In fact no water bird, large or small, was immune to its displeasure and Mallards, Tufted Ducks and Great Crested Grebes all came in for similar treatment to the Greylags and Coots. All gave way without demur to the diver's aggression.
Once it was satisfied that there was sufficient space to form a no go zone around it the diver commenced feeding, sliding as if on a greased rail below the water with a body so streamlined and perfectly adapted to its virtually exclusive aquatic existence that it did not require an initial jump to provide the sufficient impetus to submerge. It could hardly be called a dive more a seamless merging of body and water into one as it glided gracefully below the surface.
The dives were long, almost a minute at times and the diver would surface at a considerable distance from where it had submerged but always reasonably close to the reservoir wall. Finally the inevitable happened and after one of its longer dives it miscalculated and surfaced right under a flotilla of Coots. Pandemonium ensued as the Coots took alarm and with a trio of Mallards fled in undignified haste from the totally unexpected underwater emergence of the diver, to the comparative safety of the reservoir's concrete apron, there to gather like anxious residents whose everyday normal existence on the reservoir has been well and truly disrupted.
The diver was just as surprised as the Coots when it surfaced amongst them and reared up in an instinctive aggressive display, standing in the water with wings outstretched and neck bent in heraldic posture just like the statues or images you see of a horse depicted in an heroic pose. It remained like this for some seconds before sinking back onto the water and continued feeding as if nothing had happened.
I had been sat, quite alone, on various parts of the wall for around forty five minutes, enthralled at watching the diver's behaviour and interactions with the other birdlife around it. Now given a respectful wide berth by all the other web footed occupants of the reservoir it slowly worked its way further out into the reservoir and I decided it was time to move on.
It seemed remiss not to go and make a renewed acquaintance with the Grey Phalaropes on the other smaller reservoir so I walked round the rest of the larger reservoir and then down the central causeway, noting an immature Cormorant drying its wings on a swinging buoy in what one could fancifully imagine was the bird equivalent to a spin dry sequence. Then at the end of the causeway I turned left and headed over to the northern side of Farmoor 1.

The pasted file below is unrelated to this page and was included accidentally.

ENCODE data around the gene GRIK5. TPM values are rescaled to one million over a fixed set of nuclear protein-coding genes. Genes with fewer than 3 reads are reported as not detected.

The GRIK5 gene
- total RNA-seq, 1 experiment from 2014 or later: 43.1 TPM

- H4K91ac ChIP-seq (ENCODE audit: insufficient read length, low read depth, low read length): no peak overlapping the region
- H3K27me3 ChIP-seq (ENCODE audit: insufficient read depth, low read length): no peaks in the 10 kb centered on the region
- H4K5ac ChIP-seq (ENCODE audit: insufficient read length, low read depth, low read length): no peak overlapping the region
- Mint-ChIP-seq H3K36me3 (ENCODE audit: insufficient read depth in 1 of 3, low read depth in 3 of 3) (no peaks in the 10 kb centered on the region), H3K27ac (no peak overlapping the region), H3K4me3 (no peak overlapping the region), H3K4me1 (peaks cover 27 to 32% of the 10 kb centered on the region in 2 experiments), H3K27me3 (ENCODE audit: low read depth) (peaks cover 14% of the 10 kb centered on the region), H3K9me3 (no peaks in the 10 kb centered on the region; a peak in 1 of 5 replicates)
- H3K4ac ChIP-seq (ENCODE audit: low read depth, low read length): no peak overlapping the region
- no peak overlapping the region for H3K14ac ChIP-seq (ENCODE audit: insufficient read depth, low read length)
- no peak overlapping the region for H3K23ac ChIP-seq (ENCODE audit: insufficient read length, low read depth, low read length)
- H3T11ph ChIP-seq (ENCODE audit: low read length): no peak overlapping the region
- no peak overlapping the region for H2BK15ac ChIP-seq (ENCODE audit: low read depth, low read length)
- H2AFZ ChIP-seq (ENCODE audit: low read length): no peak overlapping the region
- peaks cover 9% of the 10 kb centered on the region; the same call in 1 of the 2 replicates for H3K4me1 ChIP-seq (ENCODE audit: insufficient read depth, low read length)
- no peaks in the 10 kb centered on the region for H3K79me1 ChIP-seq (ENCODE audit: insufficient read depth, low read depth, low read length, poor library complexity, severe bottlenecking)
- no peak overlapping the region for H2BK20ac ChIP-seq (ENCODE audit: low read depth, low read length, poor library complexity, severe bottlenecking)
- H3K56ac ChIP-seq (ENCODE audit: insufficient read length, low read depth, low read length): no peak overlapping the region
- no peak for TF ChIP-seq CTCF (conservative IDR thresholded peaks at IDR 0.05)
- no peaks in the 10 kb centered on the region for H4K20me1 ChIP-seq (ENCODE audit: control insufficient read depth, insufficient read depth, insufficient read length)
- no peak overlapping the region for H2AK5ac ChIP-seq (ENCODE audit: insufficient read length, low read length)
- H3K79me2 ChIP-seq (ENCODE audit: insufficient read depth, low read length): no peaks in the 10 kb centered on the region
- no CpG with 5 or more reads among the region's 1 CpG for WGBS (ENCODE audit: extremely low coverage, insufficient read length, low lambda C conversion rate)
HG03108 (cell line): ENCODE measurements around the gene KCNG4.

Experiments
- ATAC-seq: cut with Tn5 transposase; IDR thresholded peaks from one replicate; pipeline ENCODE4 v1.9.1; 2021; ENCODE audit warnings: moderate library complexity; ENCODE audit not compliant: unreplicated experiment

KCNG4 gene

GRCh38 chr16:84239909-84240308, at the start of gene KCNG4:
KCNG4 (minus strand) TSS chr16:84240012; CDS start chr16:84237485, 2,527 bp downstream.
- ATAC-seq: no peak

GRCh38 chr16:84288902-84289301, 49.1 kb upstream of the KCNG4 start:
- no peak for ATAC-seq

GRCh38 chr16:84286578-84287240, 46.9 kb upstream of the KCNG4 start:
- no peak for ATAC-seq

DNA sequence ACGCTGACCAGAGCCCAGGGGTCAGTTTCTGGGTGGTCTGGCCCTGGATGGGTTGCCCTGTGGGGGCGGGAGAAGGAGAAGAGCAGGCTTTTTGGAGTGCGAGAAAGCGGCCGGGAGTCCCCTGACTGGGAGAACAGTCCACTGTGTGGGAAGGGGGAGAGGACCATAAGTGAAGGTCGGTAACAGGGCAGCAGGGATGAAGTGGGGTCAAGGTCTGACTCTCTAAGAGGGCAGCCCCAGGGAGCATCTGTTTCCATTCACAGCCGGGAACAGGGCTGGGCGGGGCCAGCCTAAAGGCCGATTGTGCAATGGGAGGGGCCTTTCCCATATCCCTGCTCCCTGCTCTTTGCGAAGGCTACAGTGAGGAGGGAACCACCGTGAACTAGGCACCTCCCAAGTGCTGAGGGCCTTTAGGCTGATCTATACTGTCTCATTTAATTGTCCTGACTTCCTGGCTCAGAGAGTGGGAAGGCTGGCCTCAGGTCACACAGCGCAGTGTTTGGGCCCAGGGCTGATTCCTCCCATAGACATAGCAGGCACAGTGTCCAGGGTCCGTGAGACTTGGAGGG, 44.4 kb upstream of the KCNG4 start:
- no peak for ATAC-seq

Today being a Sunday the two phalaropes were receiving quite a lot of attention from visiting birders and photographers and as per usual the phalaropes were relentlessly feeding up and down the water's edge as confiding as ever.
Regular followers of this blog will be pleased to know the green balls were still at large, showing well and have even increased in number. Depressingly there was now another plastic bottle lying on the concrete apron, undoubtedly recently discarded by a birder or photographer as it was too high up the concrete to have been washed there by the waves. It was not possible to retrieve it as I could potentially have disturbed the phalaropes and thus incurred the displeasure of the birders and photographers, present today in double figures. Needless to say no one else had considered picking up the bottle and putting it in the rubbish bin just a few metres away. This 'Nothing to do with me mate' attitude is really annoying. We are all responsible for our environment no matter on how small a scale.
I reflected on this as I walked back to the yacht clubhouse, apologising to a disgruntled fly fisherman who had to stop mid cast as two other visiting birders unaware of the reservoir etiquette passed behind him, oblivious to their unthinking action and potential injury. However enough of the negatives, food was now uppermost in my mind as I did not have any breakfast this morning and it was now approaching one o' clock.
The yacht club was open, as it is most weekends and much more to the point so was the little kitchen inside, run by the usual very friendly lady who served up a tasty bacon roll and cup of tea in no time at all for the bargain price of £2.50. I joined the throng of damp, rubber suited windsurfers and old sea dogs or should I say reservoir dogs hah hah, sat at the tables having lunch or endless cups of tea and resolved that tomorrow, if there is time I am going to set about the discarded plastic bottle and any other rubbish, near 'phalarope corner', that I can get my hands on. No doubt I will run the risk of upsetting the visiting photographers for getting too close to the phalaropes but I will try to wait until the birds are some distance from the rubbish.